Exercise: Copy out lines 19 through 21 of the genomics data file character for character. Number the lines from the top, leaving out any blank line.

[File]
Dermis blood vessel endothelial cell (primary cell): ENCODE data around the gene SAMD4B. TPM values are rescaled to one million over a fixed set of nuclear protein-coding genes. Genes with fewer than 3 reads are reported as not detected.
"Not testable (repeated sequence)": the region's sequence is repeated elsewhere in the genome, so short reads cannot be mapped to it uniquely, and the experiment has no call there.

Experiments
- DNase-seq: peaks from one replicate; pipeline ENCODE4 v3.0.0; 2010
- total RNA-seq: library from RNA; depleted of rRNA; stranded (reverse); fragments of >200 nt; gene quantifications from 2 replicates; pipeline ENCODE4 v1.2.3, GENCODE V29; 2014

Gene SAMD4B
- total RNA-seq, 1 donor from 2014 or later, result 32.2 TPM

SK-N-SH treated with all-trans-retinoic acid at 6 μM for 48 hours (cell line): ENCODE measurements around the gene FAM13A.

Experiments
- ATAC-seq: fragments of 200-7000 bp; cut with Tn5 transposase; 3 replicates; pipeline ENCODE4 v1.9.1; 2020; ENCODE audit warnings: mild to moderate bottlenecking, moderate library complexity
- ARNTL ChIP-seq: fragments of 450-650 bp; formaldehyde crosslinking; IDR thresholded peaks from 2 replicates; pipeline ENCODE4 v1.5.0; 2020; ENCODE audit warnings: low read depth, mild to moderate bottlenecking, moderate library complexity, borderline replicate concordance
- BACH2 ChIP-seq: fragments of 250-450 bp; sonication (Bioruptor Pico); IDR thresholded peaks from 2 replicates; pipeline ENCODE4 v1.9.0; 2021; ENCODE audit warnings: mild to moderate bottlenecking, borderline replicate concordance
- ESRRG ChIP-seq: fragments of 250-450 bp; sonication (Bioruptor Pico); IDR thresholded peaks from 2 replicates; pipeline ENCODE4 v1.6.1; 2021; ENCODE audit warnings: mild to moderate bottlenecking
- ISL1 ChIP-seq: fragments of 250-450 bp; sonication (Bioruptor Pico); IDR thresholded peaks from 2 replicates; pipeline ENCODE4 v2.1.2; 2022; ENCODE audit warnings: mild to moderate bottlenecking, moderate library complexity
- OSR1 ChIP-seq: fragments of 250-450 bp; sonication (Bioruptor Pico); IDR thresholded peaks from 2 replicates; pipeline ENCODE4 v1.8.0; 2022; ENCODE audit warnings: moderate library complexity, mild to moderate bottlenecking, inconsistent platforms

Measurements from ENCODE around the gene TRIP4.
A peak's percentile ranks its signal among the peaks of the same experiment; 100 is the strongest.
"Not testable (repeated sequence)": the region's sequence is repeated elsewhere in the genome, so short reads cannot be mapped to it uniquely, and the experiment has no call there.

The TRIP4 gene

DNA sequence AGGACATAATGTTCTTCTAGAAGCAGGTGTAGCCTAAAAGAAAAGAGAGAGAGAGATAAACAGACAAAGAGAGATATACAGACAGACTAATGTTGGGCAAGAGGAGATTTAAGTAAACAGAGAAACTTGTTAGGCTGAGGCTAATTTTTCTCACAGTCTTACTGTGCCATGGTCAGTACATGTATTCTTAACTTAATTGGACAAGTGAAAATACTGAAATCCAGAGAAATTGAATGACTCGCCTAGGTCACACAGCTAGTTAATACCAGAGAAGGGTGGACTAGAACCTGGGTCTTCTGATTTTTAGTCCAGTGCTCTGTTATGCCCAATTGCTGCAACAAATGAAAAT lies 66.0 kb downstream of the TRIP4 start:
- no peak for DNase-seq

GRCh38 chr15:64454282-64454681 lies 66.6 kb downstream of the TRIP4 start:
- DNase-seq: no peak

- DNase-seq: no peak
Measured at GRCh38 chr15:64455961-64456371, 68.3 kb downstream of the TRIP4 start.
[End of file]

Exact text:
The TRIP4 gene

DNA sequence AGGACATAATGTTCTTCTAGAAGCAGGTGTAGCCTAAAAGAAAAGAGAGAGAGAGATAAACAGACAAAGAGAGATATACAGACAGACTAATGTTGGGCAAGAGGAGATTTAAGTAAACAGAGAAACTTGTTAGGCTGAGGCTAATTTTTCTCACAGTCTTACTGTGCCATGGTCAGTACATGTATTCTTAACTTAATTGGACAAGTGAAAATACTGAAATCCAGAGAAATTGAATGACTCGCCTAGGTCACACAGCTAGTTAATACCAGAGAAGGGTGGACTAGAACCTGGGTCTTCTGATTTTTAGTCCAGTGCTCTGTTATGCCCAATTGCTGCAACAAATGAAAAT lies 66.0 kb downstream of the TRIP4 start:
- no peak for DNase-seq